In the meantime, life goes on. It’s one thing to face natural disasters, such as wildfires or flooding. Hurts coming from direct human action are harder to accept. Recently it was revealed that Cardinal McCarrick had committed sexual abuse, and shortly thereafter a Pennsylvania grand jury released a report which exposes horrific examples of sex abuse by clergy and cover-ups by hierarchy. (Pope Francis has responded with a letter that I describe in a bulletin insert.) It is easy to lose hope. I know that some people will leave the Church over this report.

In the gospel passage for this weekend we hear the end of the “Bread of Life” discourse. John tells us that many of Jesus’ disciples could not accept his teaching on eating the flesh of the Son of Man and drinking his blood. He continues, “Because of this many of his disciples turned back, and no longer went about with him.” For those early followers, Jesus’ words were scandalous; they simply could not follow a person who could give such scandal. Even though the “scandal” of Jesus is life-giving (and in no way like that of sex abuse) his followers did not understand it that way. Yet next weekend we hear a message of hope. Isaiah tells us that God will come and save us, giving healing and abundance. In the gospel passage from Mark, we hear that Jesus “has done everything well; he even makes the deaf to hear and the mute to speak.” We constantly face choices in life. Today, for many people, that choice is whether to focus on the scandalous behaviour or the hope that God offers. Our Parish Vision calls us to be a beacon of mercy, service, and discipleship. May others know God’s healing and hope through us.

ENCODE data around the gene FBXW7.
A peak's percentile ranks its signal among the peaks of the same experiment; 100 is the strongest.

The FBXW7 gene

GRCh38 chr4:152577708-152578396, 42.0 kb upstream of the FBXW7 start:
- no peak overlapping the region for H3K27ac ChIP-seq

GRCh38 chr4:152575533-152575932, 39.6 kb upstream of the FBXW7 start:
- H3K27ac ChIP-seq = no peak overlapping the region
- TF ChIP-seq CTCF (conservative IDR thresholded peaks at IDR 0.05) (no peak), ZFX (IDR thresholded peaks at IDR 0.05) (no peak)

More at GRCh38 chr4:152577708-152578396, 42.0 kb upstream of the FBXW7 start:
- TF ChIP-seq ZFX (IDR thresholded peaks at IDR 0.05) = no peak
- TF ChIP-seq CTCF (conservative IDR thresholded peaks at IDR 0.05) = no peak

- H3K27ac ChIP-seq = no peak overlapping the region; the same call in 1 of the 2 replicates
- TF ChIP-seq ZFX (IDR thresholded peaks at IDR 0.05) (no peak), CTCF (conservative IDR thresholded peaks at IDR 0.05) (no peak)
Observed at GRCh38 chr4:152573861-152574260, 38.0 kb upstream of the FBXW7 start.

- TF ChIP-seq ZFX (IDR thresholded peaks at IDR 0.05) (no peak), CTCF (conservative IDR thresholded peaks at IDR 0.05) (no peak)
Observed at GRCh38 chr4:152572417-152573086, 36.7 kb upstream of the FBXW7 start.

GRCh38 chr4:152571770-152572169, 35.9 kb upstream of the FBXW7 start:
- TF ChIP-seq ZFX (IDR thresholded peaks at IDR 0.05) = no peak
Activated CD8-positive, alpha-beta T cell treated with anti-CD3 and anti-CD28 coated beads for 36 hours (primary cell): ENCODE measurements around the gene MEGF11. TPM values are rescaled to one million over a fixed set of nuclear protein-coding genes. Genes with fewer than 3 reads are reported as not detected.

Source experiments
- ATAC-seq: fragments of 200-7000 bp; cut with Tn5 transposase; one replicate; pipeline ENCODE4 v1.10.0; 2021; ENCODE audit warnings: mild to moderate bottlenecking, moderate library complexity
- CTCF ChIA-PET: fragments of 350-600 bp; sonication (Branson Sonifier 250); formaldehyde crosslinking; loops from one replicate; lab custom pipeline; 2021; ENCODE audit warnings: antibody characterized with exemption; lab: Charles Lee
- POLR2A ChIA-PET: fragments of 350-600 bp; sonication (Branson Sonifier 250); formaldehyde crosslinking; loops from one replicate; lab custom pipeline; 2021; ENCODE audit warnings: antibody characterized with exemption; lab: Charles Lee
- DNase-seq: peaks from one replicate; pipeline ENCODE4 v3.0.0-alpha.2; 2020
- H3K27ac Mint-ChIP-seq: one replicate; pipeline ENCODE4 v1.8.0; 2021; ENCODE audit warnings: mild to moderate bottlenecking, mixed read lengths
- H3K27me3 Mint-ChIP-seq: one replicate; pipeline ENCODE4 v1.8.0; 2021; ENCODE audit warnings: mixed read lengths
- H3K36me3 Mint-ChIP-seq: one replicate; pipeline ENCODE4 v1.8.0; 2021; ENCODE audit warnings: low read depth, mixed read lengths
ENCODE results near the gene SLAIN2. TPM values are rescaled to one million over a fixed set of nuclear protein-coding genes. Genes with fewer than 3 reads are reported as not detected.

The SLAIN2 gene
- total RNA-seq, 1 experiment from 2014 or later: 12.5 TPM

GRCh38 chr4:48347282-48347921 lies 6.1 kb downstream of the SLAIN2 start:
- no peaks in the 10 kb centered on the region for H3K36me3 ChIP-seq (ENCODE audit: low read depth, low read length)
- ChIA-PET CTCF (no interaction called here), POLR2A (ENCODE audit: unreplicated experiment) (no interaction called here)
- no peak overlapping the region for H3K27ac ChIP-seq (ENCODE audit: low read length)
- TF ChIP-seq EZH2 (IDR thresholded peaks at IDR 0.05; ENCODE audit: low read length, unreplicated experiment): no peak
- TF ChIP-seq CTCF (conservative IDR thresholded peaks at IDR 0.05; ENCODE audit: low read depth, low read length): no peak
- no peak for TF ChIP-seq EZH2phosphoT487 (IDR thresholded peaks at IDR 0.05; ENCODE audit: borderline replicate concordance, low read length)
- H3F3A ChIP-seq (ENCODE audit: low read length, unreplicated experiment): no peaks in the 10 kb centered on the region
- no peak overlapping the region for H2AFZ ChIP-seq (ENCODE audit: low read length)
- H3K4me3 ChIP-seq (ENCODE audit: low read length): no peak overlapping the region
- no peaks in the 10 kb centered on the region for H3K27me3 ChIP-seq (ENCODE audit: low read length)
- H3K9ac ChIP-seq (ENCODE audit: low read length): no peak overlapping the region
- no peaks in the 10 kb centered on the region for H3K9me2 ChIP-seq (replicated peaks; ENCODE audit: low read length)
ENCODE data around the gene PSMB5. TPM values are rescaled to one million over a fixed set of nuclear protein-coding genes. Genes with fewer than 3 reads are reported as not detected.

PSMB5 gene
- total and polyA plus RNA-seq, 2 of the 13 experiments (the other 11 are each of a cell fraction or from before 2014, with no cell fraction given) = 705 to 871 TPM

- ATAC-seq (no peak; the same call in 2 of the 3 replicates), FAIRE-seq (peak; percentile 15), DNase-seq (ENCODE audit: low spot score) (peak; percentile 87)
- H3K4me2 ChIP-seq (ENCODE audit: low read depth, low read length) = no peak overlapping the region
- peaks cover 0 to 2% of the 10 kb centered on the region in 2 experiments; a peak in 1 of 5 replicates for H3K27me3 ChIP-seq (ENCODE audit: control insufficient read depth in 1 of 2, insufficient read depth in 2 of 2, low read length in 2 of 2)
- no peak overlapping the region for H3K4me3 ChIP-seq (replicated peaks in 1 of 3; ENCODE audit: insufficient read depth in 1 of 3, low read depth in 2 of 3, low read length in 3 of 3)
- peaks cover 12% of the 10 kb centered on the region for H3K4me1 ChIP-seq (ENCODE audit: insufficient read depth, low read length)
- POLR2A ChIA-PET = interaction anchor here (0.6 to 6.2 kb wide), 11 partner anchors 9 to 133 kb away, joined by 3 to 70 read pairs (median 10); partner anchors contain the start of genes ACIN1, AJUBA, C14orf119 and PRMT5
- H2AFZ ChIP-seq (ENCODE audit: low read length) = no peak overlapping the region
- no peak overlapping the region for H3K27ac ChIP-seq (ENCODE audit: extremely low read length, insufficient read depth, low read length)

The Annual Thanksgiving Parish Appeal takes place on October 7th, 2018 this is a very effective way to support ministry in parishes. Sometimes it is difficult to envision how one donation can help, how it makes a real difference. But each donation does make a difference because of all the others who also make a donation. The gifts of many enable your parish to deliver needed ministries and services.

All monies collected will stay here in our Parish!

There are envelopes in your Sunday offering boxes and envelopes in the pews. Thank you for your continued support!